Scottish Government announces ban on combustible cladding for high-rise buildings

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The Scottish Government must ban builders from using combustible cladding on high-rise buildings following the Grenfell Tower fire.

Ministers have tabled legislation at Holyrood which will ban the use of such materials on buildings with floors 11 meters (36ft) or more above the ground.

Building Standards Minister Patrick Harvie said the move, combined with recent fire alarm legislation, would help reduce the number of people killed or injured in fires.

The new legislation will cover apartments and other domestic properties, hospitals, nursing homes, places of entertainment and recreation and buildings “used as a place of assembly”.

The changes come in the wake of the Grenfell Tower fire in London in 2017, in which more than 70 people died after the fire spread rapidly due to cladding that had been installed on the outside of buildings of great height.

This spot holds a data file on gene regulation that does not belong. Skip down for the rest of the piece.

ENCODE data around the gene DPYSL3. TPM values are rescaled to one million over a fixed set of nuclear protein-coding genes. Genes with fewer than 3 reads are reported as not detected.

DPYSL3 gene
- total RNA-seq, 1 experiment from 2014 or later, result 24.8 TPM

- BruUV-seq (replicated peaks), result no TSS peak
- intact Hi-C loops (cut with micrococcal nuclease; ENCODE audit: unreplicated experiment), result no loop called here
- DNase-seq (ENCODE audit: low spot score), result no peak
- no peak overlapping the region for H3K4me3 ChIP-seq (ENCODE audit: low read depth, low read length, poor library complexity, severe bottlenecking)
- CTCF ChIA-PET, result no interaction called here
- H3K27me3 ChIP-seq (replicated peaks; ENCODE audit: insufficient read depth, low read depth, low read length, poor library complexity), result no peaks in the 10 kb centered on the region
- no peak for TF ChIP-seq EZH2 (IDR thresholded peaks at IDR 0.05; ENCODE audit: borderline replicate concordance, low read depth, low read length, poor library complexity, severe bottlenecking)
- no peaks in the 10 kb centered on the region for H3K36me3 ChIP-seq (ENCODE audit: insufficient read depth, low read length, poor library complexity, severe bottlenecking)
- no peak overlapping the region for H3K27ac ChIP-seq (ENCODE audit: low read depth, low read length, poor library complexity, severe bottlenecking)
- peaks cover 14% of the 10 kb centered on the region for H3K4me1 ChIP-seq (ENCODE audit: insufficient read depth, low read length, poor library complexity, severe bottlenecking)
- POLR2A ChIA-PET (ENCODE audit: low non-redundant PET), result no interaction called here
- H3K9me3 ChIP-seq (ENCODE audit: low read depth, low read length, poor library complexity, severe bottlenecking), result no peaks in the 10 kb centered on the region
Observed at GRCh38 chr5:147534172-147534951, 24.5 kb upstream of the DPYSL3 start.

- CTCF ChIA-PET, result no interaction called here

Since 2005, cladding used on high-rise buildings in Scotland had to feature non-combustible materials or pass a full-scale fire test.

But new building standards legislation removes the possibility of a fire test, completely banning these materials in buildings with floors above 11 metres.

On top of that, the most at-risk metal composite cladding material will be banned from any new buildings of any height, with replacement cladding required to meet the new standards.

Harvie said: “This is the third set of changes to fire safety standards for cladding in Scotland since the tragic fire at Grenfell Tower, requiring that any cladding on domestic or other high risk buildings more than 11 meters is strictly incombustible.

“Combined with our new fire alarm regulations, covering all homes in Scotland regardless of ownership, this is a further step in the Scottish Government’s mission to minimize the risk of death and injury from fire. .”

The legislation will also bring improvements to energy performance standards, aimed at making buildings easier to heat while ensuring they are well ventilated and comfortable to live in.

Harvie said: “Energy retrofits will be another important step towards improving the energy and emissions performance of our buildings, and we will take this a step further in 2024 with regulations requiring new buildings to use zero-emission heating.

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